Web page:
The accumulation of stress and mental fatigue becomes an impediment for work or academic performance. Several studies show that biophilic elements positively affect mental health. Edward O. Wilson defines Biophilia as our innate urge as humans to relate to other forms of life and natural processes [5]. Work environments can benefit from including these elements in their design and be transformed into spaces that also restore mental health (Figure 1).

Figure 1. Clusters of Biophilic Elements

The proposed clusters of restorative biophilic elements can be used for the design of public and private spaces. The effect of most of these elements on people’s behavior and health are still an open research area [6].


As part of my research studies, I found that even winter vegetation in urban spaces helps reducing mental fatigue. The benefits of bringing vegetation back into our environments are threefold (Figure 2). Trees, shrubs, flowers, grasses, cactuses, hopefully endemic species, provide mental health benefits by decreasing stress and mental fatigue levels. These natural elements also bring aesthetics to the workplace. Finally, a larger-scale benefit of recovering endemic vegetation is the restoration of natural landscapes.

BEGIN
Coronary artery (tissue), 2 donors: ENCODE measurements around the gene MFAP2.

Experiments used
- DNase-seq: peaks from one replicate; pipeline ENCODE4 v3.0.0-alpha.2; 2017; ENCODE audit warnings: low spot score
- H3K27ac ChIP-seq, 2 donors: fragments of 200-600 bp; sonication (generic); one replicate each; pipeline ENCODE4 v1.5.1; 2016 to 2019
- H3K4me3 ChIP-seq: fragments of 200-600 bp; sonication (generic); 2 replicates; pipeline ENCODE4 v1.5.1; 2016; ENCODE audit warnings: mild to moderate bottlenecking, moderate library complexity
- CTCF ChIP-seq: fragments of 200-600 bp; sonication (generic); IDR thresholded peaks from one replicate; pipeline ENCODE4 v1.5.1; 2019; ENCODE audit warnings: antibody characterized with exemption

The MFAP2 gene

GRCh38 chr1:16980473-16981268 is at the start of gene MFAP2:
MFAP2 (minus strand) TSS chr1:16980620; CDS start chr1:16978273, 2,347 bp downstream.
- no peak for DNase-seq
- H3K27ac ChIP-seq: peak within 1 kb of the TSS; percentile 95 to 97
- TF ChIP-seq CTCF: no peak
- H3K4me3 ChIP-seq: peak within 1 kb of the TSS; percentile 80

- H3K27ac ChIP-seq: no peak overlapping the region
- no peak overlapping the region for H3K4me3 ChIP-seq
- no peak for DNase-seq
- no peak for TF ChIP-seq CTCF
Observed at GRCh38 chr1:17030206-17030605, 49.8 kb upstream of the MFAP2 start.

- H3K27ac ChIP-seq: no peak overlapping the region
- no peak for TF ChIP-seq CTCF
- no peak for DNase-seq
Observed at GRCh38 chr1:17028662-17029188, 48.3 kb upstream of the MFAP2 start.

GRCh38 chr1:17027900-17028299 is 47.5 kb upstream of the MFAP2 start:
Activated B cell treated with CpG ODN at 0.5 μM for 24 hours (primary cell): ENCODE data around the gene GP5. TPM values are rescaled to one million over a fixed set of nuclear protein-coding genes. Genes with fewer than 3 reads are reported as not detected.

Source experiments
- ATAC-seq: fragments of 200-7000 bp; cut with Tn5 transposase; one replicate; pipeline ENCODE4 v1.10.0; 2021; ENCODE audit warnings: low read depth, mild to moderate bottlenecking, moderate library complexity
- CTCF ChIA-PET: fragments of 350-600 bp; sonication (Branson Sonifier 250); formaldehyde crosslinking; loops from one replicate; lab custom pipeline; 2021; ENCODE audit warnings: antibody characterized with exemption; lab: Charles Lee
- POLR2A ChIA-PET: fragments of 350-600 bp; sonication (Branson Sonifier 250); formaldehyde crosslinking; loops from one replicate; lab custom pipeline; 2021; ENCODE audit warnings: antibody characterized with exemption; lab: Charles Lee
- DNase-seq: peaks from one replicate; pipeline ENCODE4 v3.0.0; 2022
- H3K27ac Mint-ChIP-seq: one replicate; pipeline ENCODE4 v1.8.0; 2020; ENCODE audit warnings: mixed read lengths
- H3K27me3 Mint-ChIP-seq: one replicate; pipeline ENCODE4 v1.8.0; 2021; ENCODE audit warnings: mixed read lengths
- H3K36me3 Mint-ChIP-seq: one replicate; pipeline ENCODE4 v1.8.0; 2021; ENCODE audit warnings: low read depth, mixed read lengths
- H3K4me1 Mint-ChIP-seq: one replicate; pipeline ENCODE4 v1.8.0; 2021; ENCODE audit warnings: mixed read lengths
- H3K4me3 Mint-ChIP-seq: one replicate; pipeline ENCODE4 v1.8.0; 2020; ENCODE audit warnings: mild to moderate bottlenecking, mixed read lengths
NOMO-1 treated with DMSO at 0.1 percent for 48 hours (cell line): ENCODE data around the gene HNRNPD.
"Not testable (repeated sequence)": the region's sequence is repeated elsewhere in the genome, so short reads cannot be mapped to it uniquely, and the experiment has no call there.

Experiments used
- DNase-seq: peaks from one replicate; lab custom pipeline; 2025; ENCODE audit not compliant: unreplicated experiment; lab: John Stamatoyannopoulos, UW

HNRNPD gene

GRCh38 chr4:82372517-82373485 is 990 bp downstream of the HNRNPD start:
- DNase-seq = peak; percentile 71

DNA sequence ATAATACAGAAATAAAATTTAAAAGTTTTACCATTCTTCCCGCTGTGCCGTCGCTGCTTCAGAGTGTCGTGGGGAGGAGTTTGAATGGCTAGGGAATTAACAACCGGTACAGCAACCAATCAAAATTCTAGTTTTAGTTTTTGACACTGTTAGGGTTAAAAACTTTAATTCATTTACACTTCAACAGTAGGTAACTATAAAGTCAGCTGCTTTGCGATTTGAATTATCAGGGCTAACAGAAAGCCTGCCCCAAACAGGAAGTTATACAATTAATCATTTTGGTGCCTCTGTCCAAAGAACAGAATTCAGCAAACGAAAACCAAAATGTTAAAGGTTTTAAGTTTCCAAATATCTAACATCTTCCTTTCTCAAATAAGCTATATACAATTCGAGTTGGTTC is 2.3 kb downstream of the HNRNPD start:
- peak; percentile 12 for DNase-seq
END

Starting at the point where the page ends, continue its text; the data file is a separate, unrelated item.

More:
Figure 2. Benefits of personalized and biophilic environments

The opportunities to personalize the workplace, the dorm, and home should increase. Every chance to incorporate our taste in a place constitutes a psychological health benefit. Preferred colours, plants and our own belongings are important factors to promote this restorative process in a daily basis. One’s space needs to be green and have a personal taste.


[1] Pierce, J.L., Kostova, T., & Dirks, K.T. (2003). The state of psychological ownership: Integration and extending a century of research. Review of General Psychology, 7, 84– 107.
[2] Gifford, R. (2014). Environmental Psychology. Principles and Practice (5th ed.). Victoria, BC: Optimal Books.
[3] Haslam, S., & Knight, C. (2010). Cubicle, Sweet Cubicle. Scientific American Mind, 21(4), 30-35. Retrieved from
[4] Clemons, S., et al. (2005). Importance of Sense of Place and Sense of Self in Residence Hall Room Design: A Qualitative Study of First-Year Students. Journal of the First-Year Experience & Students in Transition, 2/2005, pp. 73-86 (14).
[5] Wilson, E. O. (1984). Biophilia. The human bond with other species. Cambridge, MA, and London, England: Harvard University Press.
[6] Hidalgo, A. K. (2014). Urban streets: towards a psychological restorative function. In 2nd Future of Places International Conference on Public Space and Placemaking (Ed.), Streets as Public Spaces and Drivers of Urban Prosperity. Academic Session Papers 2014 Part II. (pp. 240–258). Stockholm: Ax:son Johnson Foundation. Retrieved from

Posted on: March 3, 2018susanne